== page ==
LISTENING AT THE CLGA
Exhibition and Broadcast/Performance
The 35th Rhubarb Festival in partnership with the Canadian Lesbian & Gay Archives. Project: Christopher Willes; Dramaturgy: Cathy Gordon; Photographs by Claire Harvie
Listening at the CLGA was an exhibition and 24h audio broadcast, made in collaboration with the Canadian Lesbian & Gay Archives (CLGA) and presented as part of the 35th Rhubarb Festival in Toronto.
Seeking to re-engage with an important history of local activisms and examine audio as a medium for embodied archives the project initiated a 24 hour online broadcast of a (mostly) forgotten collection of cassette tapes from the CLGA back into the community of which it documents. In conjunction with this broadcast a neighbourhood wide listening event was organized across a variety of public sites in the community (on the sidewalk, in a community centre, at starbucks, bars, a bookshop). An exhibition of the cassette tapes, accompanied by an audio guide featuring of prominent community voices responding to their own encounters with the recordings, was shown at the archives as well.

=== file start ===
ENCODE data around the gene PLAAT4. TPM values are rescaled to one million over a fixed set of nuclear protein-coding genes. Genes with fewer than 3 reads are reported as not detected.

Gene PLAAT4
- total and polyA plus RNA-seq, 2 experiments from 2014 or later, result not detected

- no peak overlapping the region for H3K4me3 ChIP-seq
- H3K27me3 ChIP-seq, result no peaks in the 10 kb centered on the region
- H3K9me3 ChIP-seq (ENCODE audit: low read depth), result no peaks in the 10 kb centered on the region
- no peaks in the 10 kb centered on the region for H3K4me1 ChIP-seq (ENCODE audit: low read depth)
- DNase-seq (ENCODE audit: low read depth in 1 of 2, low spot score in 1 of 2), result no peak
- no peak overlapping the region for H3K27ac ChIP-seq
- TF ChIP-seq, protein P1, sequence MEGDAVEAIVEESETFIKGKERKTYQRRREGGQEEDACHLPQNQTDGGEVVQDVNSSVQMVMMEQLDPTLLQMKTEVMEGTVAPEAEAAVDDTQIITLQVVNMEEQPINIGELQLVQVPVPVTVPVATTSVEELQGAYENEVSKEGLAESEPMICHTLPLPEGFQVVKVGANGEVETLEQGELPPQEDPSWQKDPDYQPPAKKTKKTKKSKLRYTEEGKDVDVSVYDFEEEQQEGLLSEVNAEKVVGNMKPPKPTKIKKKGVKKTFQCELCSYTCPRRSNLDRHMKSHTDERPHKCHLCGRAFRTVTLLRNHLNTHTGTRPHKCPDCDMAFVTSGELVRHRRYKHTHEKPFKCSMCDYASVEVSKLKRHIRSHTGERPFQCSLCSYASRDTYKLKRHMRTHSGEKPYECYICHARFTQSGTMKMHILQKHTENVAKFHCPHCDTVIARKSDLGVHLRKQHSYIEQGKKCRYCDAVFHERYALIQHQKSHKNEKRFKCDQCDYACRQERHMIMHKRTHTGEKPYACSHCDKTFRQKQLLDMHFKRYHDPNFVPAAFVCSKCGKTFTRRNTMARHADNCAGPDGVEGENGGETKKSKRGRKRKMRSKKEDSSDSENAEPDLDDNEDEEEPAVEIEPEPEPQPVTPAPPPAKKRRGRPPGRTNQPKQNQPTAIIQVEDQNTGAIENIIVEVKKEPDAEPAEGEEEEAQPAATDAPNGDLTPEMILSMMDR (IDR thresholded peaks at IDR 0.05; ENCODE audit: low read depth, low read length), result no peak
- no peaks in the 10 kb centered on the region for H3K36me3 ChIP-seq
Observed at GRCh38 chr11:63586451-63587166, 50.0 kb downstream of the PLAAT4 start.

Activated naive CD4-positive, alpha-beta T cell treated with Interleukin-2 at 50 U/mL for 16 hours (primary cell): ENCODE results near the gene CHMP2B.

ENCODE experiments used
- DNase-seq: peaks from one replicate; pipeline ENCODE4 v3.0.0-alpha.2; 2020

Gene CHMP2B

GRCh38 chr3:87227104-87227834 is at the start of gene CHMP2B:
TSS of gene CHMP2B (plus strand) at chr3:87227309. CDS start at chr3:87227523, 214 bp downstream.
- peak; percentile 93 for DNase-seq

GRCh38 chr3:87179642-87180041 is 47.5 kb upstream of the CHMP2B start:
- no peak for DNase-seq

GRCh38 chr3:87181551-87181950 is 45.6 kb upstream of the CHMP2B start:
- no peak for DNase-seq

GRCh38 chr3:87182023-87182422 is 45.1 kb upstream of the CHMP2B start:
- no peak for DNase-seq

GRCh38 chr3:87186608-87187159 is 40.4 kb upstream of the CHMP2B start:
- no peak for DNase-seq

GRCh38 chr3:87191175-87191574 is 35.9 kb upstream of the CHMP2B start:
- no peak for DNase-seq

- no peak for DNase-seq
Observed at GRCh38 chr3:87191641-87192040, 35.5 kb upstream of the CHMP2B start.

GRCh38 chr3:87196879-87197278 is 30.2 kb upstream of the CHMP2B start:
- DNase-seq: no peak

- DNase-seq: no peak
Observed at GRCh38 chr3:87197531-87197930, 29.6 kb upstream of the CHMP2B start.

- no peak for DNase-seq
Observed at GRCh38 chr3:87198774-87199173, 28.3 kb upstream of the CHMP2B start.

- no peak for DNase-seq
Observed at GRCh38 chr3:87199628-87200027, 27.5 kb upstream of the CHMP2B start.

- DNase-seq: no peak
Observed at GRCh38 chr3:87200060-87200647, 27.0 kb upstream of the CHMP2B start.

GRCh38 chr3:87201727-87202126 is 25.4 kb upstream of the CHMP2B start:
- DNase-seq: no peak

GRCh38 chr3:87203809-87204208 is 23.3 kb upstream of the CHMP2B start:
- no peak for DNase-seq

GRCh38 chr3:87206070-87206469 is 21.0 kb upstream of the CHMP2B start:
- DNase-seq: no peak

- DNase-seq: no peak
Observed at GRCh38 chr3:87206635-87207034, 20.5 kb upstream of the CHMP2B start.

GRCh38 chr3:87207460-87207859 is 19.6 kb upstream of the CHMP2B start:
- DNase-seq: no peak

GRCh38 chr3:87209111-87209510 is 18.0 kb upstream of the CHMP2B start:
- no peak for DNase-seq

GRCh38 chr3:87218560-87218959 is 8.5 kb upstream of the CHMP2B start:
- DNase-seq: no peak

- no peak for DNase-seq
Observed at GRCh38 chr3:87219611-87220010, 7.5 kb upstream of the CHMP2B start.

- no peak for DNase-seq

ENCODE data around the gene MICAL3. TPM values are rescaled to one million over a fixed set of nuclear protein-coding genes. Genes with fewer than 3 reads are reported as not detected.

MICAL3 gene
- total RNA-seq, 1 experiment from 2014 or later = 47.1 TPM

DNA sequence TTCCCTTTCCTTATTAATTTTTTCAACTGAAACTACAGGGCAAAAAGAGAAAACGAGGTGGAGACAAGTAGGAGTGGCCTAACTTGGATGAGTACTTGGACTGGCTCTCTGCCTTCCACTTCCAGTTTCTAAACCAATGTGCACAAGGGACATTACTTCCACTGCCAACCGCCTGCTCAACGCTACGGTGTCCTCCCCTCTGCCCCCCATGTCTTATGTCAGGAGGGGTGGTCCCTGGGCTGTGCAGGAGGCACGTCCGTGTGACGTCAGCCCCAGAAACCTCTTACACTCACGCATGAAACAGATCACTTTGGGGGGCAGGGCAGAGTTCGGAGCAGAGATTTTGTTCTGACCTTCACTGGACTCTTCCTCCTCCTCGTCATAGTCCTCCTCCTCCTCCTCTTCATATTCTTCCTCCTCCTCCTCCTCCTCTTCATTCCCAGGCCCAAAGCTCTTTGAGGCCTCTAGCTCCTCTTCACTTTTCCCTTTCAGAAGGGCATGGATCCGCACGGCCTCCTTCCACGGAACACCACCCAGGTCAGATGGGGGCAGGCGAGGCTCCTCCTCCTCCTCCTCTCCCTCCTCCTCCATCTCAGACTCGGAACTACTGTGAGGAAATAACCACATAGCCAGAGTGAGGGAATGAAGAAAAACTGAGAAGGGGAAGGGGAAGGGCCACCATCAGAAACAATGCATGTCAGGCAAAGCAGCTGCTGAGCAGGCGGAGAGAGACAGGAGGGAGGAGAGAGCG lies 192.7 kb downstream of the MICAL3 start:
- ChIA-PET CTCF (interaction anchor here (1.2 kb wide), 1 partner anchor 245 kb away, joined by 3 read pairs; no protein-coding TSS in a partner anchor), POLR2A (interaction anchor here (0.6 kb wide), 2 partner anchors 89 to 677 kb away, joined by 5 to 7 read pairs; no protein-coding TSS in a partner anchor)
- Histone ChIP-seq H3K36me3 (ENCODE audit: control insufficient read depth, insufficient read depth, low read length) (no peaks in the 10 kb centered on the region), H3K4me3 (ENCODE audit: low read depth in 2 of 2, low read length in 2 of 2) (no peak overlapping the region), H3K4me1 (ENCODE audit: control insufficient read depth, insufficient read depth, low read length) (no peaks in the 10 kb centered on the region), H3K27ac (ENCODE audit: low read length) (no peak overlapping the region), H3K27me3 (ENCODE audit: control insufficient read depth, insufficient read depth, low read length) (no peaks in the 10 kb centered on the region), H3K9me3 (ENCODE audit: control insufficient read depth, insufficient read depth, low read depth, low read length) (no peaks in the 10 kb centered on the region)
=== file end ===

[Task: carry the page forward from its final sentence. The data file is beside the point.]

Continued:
Since 1973 the Canadian Lesbian & Gay Archives has been collecting audio recordings of all manner. Interviews, music, radio shows, police meetings, protests, and home recordings have been donated by both individuals and institutions. The Archives has more than 2,000 hours of sound on tape documenting the voices that shaped the LGBTQ community today.
The project focused on several boxes of undocumented cassettes found within the CLGArchives which dated back to the earliest years of the CLGArchives history. The cassette tape, which perhaps historically was the first truly ubiquitous format for personal recording (and sharing), seems a place where the personal can still be found, yet none the less can still end up being forgotten. Many of the tapes were accompanied with hand written notes providing the only clues to their contents. Each tape held a story from its donor - some well known figures in the community and others not.
The archive in general is a place where things inevitably get left out. Collection policies which are inclusive in philosophy are met with significant challenges in managing large amounts of physical material. Within diverse collections that span the highly personal to the institutional it is the small, the personal, the unknown, and uncategorized items which get left behind, as opposed those materials which have greater institutional association. This project considers the activity of listening, together and alone, as a performative: an opportunity to reengage with, and building on sonic/oral histories.